April 2010


Played the ASCAP Expo ’songwriters in-the-round’ show last night in Hollywood. Nichelle Monroe sang with me and played percussion. She is great. She has got it ALL going! Talent and charisma. This was our first time singing together live. There will be more. The above pictures are from a show she did last summer.

So much fun to get out and perform and meet people. Thanks to all who came up to say hello afterwards, and thanks to Billy Steinberg, Robert Ellis Orrall and Steve Diamond for their candid stories and heartfelt performances.
To hear Billy Steinberg’s folk renditions of “Like A Virgin” and “I Touch Myself” was worth the price of admission, not to mention the roof lifting off the place with his tender performance of “True Colors.”


April 5, 2010 New York Times
Mike Zwerin, a jazz trombonist and bass trumpeter who became a prominent jazz critic and author, died on April 2 in Paris, where he lived, after a long illness. He was 79.

I picked up The New York Times the other day and saw that Mike has passed. It startled me. I thought we would all live forever, and it still doesn’t register that we won’t. Or perhaps, as my friend Brian Cullman says, “maybe we each have a different definition of “forever.”
I was playing in Paris with my friend Leni Stern and Brian suggested I call Mike. Mike was an expatriate music journalist in Paris, who wrote for the Herald Tribune. What a great guy. We met for a drink near the club, New Morning, where I was playing. He had a lot of history in his soul and on his face. Our meeting was brief, but part of the beauty of the circus world that is the world of the traveling musician, is the brief but beautiful encounters along the way. Mike was a fixture there. I assumed we would meet again.
It was a fun gig for me. The drummer was the great Dennis Chambers, John McLaughlin was backstage, along with lovely french girls, and french guys smoking Gauloises. I played lap steel and sang some blues and jazz standards. After the show we took a walk and found something to eat from a street vendor, late in the night, or actually, it was early in the morning. Paris. I could’ve stayed there forever, but my son was just a few months old and I couldn’t wait to get back home.
I won’t be seeing Mike again, not in this life. God bless him wherever he is.

The cause was a blood disease, his son, Ben, said.
When he was 18, nervously sitting in with Art Blakey’s group at Minton’s Playhouse in Harlem, Mr. Zwerin was noticed by the trumpeter Miles Davis, who complimented the young player and used him briefly in his influential nonet at the Royal Roost in Midtown Manhattan.
Mr. Zwerin later played with the big bands of Maynard Ferguson and Claude Thornhill. But it was as a critic and an author that he made his mark on jazz.
He was the jazz columnist for The Village Voice in New York from 1964 until 1969, then moved to Europe and served as that paper’s European editor until 1971. He also wrote for Rolling Stone and other magazines.
In 1979 he became a music critic for The International Herald Tribune in Paris, and in 2005 he became a music critic for Bloomberg News.
Mr. Zwerin also wrote several books about his own life in the world of jazz, most notably “Close Enough for Jazz” and “The Parisian Jazz Chronicles: An Improvisational Memoir.”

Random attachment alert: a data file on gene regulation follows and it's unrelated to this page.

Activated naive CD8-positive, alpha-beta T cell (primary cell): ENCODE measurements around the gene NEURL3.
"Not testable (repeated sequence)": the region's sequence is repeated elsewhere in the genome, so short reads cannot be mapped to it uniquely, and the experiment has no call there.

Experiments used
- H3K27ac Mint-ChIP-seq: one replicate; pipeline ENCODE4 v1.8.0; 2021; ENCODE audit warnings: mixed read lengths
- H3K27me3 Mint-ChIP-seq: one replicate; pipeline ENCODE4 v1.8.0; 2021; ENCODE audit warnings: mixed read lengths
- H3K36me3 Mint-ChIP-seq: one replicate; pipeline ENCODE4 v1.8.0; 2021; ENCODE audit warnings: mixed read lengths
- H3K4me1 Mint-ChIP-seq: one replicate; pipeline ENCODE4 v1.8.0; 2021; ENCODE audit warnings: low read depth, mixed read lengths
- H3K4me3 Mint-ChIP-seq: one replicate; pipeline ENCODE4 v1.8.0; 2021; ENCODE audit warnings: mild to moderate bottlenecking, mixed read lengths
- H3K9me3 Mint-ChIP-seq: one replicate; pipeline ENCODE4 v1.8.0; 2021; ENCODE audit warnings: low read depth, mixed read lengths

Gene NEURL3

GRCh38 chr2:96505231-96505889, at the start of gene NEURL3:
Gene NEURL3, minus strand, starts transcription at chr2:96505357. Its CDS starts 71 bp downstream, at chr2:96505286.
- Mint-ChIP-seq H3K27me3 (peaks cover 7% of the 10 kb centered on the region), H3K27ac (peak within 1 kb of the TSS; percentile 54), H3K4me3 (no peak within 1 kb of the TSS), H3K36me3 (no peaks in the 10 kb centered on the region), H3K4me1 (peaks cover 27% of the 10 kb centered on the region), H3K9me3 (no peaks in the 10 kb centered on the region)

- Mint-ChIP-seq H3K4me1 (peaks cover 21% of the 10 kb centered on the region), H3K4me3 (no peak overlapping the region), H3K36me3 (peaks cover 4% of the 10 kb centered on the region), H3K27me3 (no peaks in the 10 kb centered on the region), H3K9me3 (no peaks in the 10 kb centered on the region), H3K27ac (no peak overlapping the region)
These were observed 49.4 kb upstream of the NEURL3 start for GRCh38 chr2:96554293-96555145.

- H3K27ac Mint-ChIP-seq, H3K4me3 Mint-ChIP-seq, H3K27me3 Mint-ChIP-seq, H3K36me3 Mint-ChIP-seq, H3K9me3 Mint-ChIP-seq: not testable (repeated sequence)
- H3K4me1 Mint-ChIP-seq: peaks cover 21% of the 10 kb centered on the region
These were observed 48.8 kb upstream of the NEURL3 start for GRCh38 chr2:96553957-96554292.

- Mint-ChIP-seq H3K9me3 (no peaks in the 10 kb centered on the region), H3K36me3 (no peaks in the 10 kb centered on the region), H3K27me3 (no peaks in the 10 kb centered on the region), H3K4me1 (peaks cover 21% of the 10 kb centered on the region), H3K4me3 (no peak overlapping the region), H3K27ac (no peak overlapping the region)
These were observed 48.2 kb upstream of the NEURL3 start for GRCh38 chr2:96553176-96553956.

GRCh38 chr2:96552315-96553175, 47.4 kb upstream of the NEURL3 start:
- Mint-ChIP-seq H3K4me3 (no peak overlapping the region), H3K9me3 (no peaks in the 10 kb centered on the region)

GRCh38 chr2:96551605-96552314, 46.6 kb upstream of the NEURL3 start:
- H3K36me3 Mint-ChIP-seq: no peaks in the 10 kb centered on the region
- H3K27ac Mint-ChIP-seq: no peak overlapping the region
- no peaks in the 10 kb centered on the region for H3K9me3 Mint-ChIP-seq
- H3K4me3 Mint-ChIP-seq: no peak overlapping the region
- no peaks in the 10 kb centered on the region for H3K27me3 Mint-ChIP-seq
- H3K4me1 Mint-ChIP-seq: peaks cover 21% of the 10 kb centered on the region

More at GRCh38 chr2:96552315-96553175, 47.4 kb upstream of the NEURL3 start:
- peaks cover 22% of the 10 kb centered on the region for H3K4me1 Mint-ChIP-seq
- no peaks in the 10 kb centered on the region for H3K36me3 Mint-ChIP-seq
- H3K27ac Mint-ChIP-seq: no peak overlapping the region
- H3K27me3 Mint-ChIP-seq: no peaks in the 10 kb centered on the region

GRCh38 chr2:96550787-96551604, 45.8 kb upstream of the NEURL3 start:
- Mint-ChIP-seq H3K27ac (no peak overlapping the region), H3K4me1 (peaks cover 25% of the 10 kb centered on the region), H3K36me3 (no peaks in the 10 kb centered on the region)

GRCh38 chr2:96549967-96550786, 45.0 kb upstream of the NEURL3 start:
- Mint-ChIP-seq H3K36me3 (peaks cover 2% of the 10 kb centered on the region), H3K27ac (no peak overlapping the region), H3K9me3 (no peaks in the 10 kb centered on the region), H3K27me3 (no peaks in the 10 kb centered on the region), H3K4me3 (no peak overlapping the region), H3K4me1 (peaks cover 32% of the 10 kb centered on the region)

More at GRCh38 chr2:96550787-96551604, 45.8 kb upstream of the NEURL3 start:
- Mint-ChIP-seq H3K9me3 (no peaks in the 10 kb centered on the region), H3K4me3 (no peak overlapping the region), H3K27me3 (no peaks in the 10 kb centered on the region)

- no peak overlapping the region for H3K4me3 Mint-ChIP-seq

In his 1969 book, “The Silent Sound of Needles,” Mr. Zwerin wrote about his struggles with drug addiction. Using drugs was “part of the ethic of what I thought was being hip, which was really stupid,” he said in a 2005 interview with Bloomberg News. “When you’re that age, you’re immortal.”
Michael Zwerin was born in New York on May 18, 1930. He grew up in Forest Hills, Queens; went to the High School of Music and Art; and graduated from the University of Miami. He worked for his father at the Capitol Steel Corporation and became its president when his father died, though he continued to perform.
Music was his passion, especially jazz, and in 1964 he began writing about it.
Mr. Zwerin also wrote about the loneliness that can come with being an expatriate. In “The Parisian Jazz Chronicles,” writing about himself in the third person, he told his wife, Martine, that she “should sprinkle his ashes over the Atlantic.”
“He was an alienated American, a wandering Jew, a musician playing to empty houses on an endless foreign tour,” he wrote. “He was on permanent loan to Paris, like a painting in a museum.”
Beside his son, of Brooklyn, Mr. Zwerin is survived by his wife, Martine, and three daughters from his first marriage: Katie Hensler of Cocoa Beach, Fla., Laura Black of Miami and Donna Mosely of Long Island.

Saturday April 24th
Playing a few songs in the round at an ASCAP event.
5:30 - 6:45 pm

Round-Up: The Writers Jam
Grand Ballroom
Host: Brendan Okrent ASCAP 

Steve Diamond- Songwriter, Producer, Performer - “I Can Love You Like That,” “I’ve Got a Rock N’ Roll Heart,” “Let Me Let Go,” “Consider Me Gone,” “According To You”

Larry John McNally- Songwriter, Performer – “Nobody’s Girl,” “The Motown Song,” “For My Wedding,” “I Love To Watch A Woman Dance”

Robert Ellis Orrall- Songwriter, Producer, Performer - “From Here to Eternity,”Beautiful Eyes, “What’s It to You,” “Dancing In Circles”

Billy Steinberg- Songwriter, Performer - “Like A Virgin,” “True Colors,” “Eternal Flame,” “I’ll Stand By You”

There’s nothing more inspiring than to hear a master songwriter perform his or her own song. This group of some of modern music’s most successful songwriters will share the fascinating stories behind their work and will perform them live in a fun, stripped-down, in-the-round setting.

Thursday, April 22nd

For Earth Day I’m playing bass with my Columbian/American friend, Andres Ospina.
Great, fresh singer/songwriter music with spanish lyrics.

Andrés Ospina & band

4/22/2010 7:30 PM at TreePeople
12601 Mulholland Dr, Beverly Hills, California 90210

Cost: Free
Album release party for his debut album ’Buenaventura’